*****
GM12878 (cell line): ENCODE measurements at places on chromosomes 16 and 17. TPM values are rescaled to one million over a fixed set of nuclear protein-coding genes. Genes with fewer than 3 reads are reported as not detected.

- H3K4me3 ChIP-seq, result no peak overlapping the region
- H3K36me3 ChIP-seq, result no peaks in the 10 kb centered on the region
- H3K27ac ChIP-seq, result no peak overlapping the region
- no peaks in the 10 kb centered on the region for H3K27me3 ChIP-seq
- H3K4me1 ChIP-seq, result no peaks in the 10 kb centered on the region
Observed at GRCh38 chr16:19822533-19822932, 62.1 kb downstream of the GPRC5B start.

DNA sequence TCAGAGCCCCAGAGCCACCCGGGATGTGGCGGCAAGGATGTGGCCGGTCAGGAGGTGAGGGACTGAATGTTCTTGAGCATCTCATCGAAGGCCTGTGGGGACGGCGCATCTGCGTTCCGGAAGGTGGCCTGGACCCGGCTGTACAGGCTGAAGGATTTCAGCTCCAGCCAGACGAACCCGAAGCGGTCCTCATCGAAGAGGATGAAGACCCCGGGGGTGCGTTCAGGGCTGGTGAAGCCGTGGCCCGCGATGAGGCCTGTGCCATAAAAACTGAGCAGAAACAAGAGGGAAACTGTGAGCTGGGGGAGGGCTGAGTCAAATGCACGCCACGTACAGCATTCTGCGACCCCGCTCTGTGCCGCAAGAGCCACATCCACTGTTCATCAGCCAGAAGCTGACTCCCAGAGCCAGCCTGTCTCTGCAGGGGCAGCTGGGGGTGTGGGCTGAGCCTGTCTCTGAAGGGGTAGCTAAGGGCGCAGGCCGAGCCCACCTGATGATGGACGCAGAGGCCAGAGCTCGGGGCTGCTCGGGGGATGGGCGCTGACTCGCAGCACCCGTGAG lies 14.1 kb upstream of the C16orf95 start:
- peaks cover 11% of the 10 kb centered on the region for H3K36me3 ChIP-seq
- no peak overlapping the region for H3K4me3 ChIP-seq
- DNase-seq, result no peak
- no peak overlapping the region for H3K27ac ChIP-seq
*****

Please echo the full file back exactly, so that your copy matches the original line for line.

GM12878 (cell line): ENCODE measurements at places on chromosomes 16 and 17. TPM values are rescaled to one million over a fixed set of nuclear protein-coding genes. Genes with fewer than 3 reads are reported as not detected.

- H3K4me3 ChIP-seq, result no peak overlapping the region
- H3K36me3 ChIP-seq, result no peaks in the 10 kb centered on the region
- H3K27ac ChIP-seq, result no peak overlapping the region
- no peaks in the 10 kb centered on the region for H3K27me3 ChIP-seq
- H3K4me1 ChIP-seq, result no peaks in the 10 kb centered on the region
Observed at GRCh38 chr16:19822533-19822932, 62.1 kb downstream of the GPRC5B start.

DNA sequence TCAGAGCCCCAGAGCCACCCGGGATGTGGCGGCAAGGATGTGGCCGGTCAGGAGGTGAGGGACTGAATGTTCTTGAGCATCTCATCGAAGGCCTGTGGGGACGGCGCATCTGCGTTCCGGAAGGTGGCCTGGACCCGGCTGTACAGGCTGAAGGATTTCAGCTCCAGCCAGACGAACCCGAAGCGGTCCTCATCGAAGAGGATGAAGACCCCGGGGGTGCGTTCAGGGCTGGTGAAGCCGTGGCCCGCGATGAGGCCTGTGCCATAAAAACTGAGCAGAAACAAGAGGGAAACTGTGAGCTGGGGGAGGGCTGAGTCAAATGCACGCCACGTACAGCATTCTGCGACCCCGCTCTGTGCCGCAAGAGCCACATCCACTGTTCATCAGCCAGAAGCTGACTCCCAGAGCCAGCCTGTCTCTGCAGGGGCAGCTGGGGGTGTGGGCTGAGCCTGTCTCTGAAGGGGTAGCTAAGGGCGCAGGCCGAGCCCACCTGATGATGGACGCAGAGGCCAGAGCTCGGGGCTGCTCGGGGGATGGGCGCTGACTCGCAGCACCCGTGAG lies 14.1 kb upstream of the C16orf95 start:
- peaks cover 11% of the 10 kb centered on the region for H3K36me3 ChIP-seq
- no peak overlapping the region for H3K4me3 ChIP-seq
- DNase-seq, result no peak
- no peak overlapping the region for H3K27ac ChIP-seq